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Mon October 26 2020

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Mansell works with national literacy trust to boost young people's communication skills

13 Jul 10 Volunteers from Mansell have been taking part in the first year of the National Literacy Trust's brand new speaking and listening project - Words for Work.

Words for Work aims to unlock young people’s communications skills by connecting Year 9 pupils (13 -14 year olds) and volunteers from the local business community. The volunteers from Mansell have been working alongside students from Bishop David Brown since April this year to help prepare them for the workplace.

Words for Work gives young people the opportunity to learn more about the workplace by talking to the volunteers about their own experiences at work. It also helps them to develop their communication skills in a real setting in their team.  The National Literacy Trust was motivated to run the project after research showed that 41% of UK employers are worried about the literacy skills of their new recruits*.

Sally Melvin, Words for Work Manager at the National Literacy Trust says:

“Words for Work came about in response to concerns from employers about the level of speaking and listening skills and confidence of staff entering the workplace. Young people who enter the workforce must be good communicators. We wanted to give them the opportunity to learn skills and use them in a real life setting, working alongside volunteers from local businesses.

“I’m delighted to announce that the Words for Work pilot has been a huge success. For me, the best thing is watching the young people becoming more confident and putting the communication skills they are learning into practice.”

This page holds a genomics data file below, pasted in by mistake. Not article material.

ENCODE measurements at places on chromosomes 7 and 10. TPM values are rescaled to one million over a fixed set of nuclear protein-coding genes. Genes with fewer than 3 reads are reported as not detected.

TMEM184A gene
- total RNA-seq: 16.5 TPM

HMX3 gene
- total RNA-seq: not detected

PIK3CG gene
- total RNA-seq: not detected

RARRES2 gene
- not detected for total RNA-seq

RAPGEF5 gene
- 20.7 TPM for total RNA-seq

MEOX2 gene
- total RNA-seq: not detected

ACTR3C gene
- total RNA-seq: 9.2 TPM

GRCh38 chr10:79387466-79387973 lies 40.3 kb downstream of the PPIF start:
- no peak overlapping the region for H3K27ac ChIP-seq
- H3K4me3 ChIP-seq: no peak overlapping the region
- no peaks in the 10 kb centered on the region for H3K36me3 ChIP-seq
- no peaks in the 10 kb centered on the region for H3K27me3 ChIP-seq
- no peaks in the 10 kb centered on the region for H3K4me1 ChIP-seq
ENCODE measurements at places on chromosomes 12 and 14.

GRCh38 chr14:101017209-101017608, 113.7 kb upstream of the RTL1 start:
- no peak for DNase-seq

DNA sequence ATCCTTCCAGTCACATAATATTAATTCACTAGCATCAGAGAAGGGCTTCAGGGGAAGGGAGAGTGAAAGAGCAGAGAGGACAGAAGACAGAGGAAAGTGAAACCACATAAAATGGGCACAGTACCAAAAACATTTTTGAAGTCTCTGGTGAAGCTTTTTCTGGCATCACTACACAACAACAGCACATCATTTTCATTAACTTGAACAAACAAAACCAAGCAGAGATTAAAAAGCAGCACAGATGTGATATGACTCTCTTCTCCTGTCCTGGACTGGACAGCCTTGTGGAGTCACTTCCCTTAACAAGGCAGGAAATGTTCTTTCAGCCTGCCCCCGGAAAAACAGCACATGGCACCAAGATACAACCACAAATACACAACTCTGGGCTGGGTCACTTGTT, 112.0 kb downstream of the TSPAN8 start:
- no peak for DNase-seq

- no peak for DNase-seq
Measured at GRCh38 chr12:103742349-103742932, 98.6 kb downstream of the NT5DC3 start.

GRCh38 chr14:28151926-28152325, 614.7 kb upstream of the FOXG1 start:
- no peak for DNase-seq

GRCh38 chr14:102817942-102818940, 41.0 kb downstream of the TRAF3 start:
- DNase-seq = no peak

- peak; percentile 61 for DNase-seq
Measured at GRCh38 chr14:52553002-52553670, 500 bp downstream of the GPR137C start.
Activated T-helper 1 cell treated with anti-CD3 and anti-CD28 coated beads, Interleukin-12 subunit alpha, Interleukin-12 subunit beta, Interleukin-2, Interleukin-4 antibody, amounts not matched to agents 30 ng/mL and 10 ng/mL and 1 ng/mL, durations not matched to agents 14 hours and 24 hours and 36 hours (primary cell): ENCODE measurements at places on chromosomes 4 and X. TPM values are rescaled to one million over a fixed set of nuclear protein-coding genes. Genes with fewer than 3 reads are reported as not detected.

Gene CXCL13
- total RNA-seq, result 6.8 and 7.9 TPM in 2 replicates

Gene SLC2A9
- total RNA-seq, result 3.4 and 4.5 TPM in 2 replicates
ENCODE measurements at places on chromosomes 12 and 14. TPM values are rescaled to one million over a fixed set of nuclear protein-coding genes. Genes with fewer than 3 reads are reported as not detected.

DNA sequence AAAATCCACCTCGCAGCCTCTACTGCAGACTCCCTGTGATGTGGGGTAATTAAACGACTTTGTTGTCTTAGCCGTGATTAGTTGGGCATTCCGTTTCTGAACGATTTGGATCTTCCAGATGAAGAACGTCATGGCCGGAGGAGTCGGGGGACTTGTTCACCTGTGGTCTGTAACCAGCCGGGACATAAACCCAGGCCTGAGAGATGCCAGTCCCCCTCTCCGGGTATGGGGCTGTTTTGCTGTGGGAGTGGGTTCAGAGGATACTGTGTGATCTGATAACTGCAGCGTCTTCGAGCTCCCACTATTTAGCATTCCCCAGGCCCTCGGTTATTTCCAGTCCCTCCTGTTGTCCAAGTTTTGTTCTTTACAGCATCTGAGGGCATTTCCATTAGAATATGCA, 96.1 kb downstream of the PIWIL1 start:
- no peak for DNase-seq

James Scott, a Surveyor from Mansell and Words for Work business volunteer who worked with students from Bishop David Brown said:

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“Coming from an employer’s viewpoint, I’ve been pleased to take part in the Words for Work project as it opens the students’ minds to what will really be expected of them as they start out in their careers.  The students are enthusiastic, hardworking and really do want to learn as much as they can from you. When the course began they were shy, keeping their heads down and making no eye contact. Now they stand tall, speak clearly and make direct eye contact – I think that’s a great achievement.  It’s vital that industry continues to be involved in education through initiatives such as this and I hope the programme will continue to be rolled out in other schools.” 

Stuart Shephard, Headteacher at Bishop David Brown School says:

“The Words for Work project has greatly enhanced the curriculum provision in Year 9. All the students have enjoyed working with the business volunteers. We have seen motivated, enthused and happy students whose communication skills have significantly improved. It has been excellent for the school to engage with the business volunteers from companies that are not always open to engagement with their local school.”

In the future the National Literacy Trust hopes that the Words For Work project will impact on school practice and persuade policy makers that giving young people meaningful contact with people from business can impact on their speaking and listening skills. Effective speaking and listening skills are critical for employability and by helping young people to be confident communicators, the whole community benefits. 

*Dugdale George and Jama Deeqa (2010) Literacy: State of the Nation. London: National Literacy Trust, p 5.

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